- What employers need to know about the new EAT rules on holiday pay and overtime
What employers need to know about the new EAT rules on holiday pay and overtime
What employers need to know about the new EAT rules on holiday pay and overtime05 Nov 2014
The much-anticipated judgment of Hertel, Amec v Wood and Others, regarding holiday pay, was delivered by the Employment Appeal Tribunal (EAT) yesterday. Here, Kuits’ Employment team explains the new rules and how they will impact employers going forward.
Holiday pay, under the Working Time Regulations (WTR), is based on an employee’s “normal pay”; in practice, this has been interpreted such that companies have paid employees only basic salary during annual leave. However, recent cases have cast doubt on this approach and it has been decided by the EAT that payments for what it termed “non-guaranteed overtime” (that is, overtime which, although not contractually obliged to, the employer offers due to its business needs and the employee is obliged to accept) and certain other allowances intrinsically linked to performance of the employee’s duties should be included in holiday pay.
This goes against the long-held precedent that holiday pay does not have to include payment for overtime that is not guaranteed (i.e. that the employer is not contractually required to provide to the employee).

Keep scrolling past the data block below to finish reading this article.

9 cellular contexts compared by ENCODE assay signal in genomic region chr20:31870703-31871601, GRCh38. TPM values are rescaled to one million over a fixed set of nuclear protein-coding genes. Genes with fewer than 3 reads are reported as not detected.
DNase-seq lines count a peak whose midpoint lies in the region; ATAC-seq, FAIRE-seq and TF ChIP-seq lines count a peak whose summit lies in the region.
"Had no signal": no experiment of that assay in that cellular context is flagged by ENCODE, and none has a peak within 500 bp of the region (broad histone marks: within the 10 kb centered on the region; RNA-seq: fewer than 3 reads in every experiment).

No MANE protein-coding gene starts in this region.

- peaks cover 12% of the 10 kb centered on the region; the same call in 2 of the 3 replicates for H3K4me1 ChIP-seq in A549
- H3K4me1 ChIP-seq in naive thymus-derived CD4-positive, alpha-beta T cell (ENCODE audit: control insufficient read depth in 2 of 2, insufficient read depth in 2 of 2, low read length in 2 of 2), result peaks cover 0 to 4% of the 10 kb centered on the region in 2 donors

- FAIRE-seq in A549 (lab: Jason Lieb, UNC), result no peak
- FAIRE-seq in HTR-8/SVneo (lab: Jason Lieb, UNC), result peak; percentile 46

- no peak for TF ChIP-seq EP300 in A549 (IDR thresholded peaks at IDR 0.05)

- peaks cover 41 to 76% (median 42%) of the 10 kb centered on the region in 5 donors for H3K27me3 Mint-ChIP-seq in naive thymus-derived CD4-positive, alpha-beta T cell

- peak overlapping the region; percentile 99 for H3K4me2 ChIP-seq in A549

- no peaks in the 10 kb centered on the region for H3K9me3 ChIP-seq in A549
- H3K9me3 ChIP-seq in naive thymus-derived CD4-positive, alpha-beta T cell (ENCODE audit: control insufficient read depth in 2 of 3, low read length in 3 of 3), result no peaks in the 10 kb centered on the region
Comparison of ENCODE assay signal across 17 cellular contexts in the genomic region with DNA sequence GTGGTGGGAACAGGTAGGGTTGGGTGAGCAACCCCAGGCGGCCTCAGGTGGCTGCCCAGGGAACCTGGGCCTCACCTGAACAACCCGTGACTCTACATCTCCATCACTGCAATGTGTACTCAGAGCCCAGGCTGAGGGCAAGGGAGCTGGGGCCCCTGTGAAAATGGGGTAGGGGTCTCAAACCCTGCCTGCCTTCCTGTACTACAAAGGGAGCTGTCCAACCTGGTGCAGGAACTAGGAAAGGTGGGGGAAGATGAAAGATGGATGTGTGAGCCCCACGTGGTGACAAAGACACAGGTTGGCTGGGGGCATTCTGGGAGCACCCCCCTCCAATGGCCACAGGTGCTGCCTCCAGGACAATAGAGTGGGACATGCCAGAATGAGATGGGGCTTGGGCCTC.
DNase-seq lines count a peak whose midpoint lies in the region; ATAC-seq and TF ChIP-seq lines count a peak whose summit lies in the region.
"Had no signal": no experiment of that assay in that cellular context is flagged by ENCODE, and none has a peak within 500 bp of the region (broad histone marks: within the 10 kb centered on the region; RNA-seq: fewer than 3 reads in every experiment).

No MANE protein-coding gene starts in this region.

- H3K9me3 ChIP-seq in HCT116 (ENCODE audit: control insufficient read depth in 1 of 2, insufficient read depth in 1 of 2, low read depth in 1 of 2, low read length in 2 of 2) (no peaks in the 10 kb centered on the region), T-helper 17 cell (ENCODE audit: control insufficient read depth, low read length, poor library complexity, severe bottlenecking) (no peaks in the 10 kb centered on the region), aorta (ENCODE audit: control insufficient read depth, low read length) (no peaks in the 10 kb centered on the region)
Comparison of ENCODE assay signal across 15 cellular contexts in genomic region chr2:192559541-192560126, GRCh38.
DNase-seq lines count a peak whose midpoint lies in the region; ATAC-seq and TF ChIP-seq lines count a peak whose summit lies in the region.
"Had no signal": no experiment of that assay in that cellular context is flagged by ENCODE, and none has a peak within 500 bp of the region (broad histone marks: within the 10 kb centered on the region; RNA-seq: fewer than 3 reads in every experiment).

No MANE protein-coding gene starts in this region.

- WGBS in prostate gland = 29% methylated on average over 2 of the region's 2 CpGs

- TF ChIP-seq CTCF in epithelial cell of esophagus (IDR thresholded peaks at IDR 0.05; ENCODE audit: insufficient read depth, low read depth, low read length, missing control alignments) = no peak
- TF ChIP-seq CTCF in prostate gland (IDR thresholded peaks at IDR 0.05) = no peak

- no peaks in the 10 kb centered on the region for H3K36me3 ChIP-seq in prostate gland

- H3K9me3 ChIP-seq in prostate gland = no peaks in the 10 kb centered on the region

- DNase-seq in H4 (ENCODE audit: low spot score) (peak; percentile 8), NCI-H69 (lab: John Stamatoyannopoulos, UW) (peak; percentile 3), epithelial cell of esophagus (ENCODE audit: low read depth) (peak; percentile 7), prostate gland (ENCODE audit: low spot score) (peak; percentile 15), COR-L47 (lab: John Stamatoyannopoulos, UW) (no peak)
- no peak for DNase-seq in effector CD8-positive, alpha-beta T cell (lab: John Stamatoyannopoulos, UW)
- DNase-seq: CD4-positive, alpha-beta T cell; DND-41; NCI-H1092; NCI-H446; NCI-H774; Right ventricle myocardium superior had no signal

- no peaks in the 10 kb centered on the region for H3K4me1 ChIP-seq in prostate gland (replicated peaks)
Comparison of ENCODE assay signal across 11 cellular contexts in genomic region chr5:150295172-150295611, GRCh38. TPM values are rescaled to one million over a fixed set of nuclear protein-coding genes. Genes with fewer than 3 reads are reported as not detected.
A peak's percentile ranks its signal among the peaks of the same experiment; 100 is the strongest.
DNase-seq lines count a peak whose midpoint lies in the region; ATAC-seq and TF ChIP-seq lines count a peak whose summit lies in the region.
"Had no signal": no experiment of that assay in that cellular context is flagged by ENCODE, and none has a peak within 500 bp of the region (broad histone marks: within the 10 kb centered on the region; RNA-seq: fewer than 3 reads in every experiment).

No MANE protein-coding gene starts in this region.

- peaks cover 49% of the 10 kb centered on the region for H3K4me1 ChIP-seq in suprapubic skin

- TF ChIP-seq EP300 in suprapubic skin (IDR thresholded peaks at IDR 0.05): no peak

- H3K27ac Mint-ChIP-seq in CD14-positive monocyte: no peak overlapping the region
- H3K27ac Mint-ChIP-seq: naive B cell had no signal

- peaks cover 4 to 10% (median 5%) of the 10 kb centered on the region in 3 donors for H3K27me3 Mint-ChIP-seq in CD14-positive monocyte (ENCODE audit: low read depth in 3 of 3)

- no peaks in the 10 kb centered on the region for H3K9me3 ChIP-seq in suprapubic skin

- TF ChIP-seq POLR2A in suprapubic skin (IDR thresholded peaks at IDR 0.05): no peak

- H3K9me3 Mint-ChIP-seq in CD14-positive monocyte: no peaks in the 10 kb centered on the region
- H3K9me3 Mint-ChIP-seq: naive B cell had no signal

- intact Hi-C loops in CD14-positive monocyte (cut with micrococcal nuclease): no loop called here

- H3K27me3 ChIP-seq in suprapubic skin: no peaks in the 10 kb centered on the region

Furthermore, in this case, the EAT held that taxable remuneration (that in excess of the amount needed to cover expenses) relating to travelling time and fares of employees should be deemed to be part of “normal pay” and, accordingly, included in holiday pay.
Under UK Law (the WTR), employees are entitled to 5.6 weeks of annual leave whereas, under European Law, the minimum leave entitlement is four weeks. For the purposes of this decision, which is based on European Law, holiday pay only needs to include the enhanced salary for four weeks of their entitlement. This means that for employees entitled to the statutory minimum leave entitlement, they can still be paid their basic salary only for 1.6 weeks of an employee’s annual leave.
Kevin McKenna, Head of Employment at Kuits, commented: “Understandably, employers will now fear an onslaught of claims for backdated holiday pay and will want to know how far back employees’ claims can go. Employees have a limitation period of three months in which to bring a claim regarding these provisions. This means they have three months from the last time they received an incorrect payment in order to bring a claim (unless the tribunal deems it was not reasonably practicable to bring a claim within this time).
“If there has been a gap of three months during which no underpayments were made, the chain would have been broken.
“Unions and other representatives are already taking steps to mount collective claims on behalf of employees. The government has created a taskforce to assess the impact of this decision as concern mounts that this could force businesses out of the market.
“However, this is very unlikely to be the final word as leave to appeal this decision to the Court of Appeal has already been given by the EAT. Therefore, it is likely that any claims made by employees will be stayed pending this decision.”
If you need practical advice regarding yesterday’s judgment please contact Kuits’ Employment Team on 0161 838 7806.